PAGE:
Growing Port Wine Magnolias

Growing Port Wine Magnolias

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Growing Port Wine Magnolias

Port Wine Magnolias (Michelia figo) are commonly grown in many gardens and are a very good choice as hedges or screen plants. However, they are a beautiful shrub and can therefore also be found on their own in ornamental gardens providing a central focal point - so don’t only think of them as a hedging plant.

Their flowers are quite small - you would not choose a Port Wine Magnolia for the visual impact of their flowers. However, the scent of their flowers is simply stunning and this is a reason why many people choose to grow this shrub. The scent is often described as being similar to a fruity chewing gum or bananas. 

Plant Details

Common Names: Port Wine Magnolia, Banana Shrub, Banana Magnolia
Scientific Name: Michelia figo

Plant Description

Port Wine Magnolias are evergreen and can grow to approximately 3m (10’) tall. They originate from Western China and produce small purple-brown flowers mid to late spring. These flowers are quite small and have minimal visual impact, but do produce and a very heavy, sweet scent that is often described as being similar to a fruity chewing gum or ripe bananas.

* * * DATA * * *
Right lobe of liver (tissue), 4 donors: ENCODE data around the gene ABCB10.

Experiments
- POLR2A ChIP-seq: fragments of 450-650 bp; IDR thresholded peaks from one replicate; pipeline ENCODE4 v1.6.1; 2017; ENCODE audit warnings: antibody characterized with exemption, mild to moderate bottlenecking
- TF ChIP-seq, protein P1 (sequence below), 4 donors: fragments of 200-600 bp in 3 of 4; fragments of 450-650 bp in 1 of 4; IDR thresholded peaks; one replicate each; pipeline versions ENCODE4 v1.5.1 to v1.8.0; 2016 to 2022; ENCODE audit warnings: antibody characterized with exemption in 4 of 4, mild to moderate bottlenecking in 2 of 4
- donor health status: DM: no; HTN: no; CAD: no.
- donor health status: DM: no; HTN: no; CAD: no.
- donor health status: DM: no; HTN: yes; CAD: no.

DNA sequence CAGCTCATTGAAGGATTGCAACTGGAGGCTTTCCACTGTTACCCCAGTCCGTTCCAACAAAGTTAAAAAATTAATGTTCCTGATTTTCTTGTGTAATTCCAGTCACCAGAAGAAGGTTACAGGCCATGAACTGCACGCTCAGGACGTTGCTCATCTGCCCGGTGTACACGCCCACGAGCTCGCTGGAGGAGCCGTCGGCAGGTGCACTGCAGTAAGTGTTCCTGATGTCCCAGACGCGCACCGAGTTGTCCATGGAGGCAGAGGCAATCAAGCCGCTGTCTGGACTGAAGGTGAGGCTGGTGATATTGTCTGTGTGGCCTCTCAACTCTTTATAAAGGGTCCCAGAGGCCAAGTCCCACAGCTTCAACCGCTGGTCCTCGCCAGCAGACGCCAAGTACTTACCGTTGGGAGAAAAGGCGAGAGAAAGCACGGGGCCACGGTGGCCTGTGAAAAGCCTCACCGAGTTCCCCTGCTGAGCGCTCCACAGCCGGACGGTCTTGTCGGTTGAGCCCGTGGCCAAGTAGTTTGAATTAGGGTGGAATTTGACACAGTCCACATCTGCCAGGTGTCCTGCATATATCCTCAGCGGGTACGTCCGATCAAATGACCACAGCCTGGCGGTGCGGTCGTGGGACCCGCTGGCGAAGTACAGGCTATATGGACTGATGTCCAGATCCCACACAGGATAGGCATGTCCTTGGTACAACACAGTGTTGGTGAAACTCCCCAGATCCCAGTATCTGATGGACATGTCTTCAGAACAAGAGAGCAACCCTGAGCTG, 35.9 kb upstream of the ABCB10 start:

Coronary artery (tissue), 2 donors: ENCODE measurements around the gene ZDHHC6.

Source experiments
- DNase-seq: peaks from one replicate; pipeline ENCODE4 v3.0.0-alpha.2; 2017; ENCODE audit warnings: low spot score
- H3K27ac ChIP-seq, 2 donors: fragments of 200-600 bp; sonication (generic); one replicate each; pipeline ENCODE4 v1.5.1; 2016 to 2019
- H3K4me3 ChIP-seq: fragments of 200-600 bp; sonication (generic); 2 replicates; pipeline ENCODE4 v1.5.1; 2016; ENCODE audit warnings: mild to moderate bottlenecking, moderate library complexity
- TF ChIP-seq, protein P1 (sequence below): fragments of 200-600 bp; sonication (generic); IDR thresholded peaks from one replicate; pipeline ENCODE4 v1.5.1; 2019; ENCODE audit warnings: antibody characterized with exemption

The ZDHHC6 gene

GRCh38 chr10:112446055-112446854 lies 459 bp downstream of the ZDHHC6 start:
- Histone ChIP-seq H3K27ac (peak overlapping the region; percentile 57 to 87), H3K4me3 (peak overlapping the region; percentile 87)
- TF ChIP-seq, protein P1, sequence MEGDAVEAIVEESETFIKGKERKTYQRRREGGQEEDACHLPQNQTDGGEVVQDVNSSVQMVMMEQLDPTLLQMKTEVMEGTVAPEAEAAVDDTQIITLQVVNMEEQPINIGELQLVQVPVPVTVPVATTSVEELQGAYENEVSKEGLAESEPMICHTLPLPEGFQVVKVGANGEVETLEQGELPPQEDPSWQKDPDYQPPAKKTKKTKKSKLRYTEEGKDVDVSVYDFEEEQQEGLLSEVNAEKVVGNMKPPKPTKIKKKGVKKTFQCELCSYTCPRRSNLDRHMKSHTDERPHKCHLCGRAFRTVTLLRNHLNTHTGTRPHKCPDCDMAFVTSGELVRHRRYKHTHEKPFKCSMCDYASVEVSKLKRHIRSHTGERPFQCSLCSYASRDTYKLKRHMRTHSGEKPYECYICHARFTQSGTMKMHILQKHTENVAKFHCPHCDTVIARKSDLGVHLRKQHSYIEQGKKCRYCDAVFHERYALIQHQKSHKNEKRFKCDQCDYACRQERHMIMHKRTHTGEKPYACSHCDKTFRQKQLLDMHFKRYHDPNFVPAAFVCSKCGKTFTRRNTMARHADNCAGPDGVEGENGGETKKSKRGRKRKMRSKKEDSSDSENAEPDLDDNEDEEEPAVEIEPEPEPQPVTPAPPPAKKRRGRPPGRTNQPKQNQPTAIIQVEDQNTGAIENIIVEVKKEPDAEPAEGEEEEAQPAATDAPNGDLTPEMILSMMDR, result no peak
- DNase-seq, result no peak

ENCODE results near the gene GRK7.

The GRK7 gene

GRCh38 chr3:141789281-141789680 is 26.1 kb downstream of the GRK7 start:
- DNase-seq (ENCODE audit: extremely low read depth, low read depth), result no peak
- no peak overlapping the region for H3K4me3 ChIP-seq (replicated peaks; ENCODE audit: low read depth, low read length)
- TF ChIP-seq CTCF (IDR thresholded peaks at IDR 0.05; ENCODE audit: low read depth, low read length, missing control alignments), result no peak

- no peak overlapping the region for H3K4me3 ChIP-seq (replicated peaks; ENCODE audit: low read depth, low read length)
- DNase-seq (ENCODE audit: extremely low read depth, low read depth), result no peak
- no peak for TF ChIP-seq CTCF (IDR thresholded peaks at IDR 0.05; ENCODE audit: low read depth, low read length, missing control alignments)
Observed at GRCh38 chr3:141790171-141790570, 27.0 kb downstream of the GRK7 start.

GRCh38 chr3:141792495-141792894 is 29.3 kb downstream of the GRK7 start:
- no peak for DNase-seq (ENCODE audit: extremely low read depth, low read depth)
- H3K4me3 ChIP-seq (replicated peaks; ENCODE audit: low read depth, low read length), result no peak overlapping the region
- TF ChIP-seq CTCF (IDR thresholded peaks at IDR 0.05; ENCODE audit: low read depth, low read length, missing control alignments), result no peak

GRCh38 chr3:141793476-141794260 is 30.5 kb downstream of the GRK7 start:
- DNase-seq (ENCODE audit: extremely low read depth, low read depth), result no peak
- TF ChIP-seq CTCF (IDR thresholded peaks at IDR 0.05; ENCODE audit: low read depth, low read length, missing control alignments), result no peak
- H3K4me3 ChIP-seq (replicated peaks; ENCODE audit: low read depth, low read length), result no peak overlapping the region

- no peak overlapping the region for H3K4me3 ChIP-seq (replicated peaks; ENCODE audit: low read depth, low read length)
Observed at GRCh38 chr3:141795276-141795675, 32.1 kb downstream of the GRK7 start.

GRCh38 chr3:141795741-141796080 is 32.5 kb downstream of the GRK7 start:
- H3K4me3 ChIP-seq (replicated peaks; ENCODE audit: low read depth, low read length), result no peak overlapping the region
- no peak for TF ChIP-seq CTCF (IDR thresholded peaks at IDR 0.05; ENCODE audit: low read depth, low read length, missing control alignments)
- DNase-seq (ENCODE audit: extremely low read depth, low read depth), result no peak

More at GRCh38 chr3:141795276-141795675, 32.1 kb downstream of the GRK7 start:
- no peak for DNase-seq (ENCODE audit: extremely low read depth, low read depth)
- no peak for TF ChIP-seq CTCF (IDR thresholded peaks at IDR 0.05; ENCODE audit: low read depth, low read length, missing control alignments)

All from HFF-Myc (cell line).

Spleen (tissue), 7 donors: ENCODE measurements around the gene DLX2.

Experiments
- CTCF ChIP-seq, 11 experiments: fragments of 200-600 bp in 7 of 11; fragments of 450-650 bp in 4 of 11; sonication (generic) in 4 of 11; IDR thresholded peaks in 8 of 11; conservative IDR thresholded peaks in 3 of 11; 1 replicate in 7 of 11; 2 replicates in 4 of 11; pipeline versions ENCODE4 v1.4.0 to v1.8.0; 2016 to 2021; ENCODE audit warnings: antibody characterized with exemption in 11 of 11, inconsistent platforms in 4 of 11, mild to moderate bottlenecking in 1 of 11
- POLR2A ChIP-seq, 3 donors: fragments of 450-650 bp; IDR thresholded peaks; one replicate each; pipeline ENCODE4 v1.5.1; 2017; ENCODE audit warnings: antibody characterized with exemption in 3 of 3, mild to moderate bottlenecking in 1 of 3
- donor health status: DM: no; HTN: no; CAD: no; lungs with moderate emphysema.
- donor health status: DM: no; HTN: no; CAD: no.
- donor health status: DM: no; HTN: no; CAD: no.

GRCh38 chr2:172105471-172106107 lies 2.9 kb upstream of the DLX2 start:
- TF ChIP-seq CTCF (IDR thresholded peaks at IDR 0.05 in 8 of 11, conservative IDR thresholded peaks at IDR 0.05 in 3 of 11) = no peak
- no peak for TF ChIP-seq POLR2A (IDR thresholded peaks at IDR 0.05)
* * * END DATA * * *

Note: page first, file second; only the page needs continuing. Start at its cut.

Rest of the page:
Flowers grow on old wood, therefore making them excellent for hedges as pruning that removes new growth does not remove new flower buds. 

Best Climate for Port Wine Magnolias

Port Wine Magnolias grow best in frost-free zones.

Common Uses of Port Wine Magnolias

Port Wine Magnolias make wonderful hedges and screens. Their dense leaf growth enables them to be pruned to shape easily.


  • Being evergreen and having a dense leaf growth makes them wonderful as hedges or screen plants all year round.
  • Very easy to care for.


  • They are quite slow growing.

How to Care for Port Wine Magnolias

  • They prefer full sun, but can tolerate part-shade.
  • Soil should be well drained and enriched with organic matter such as compost and/or well aged manures.
  • Pruning after flowering (early summer) promotes new growth and the development of new flower buds.


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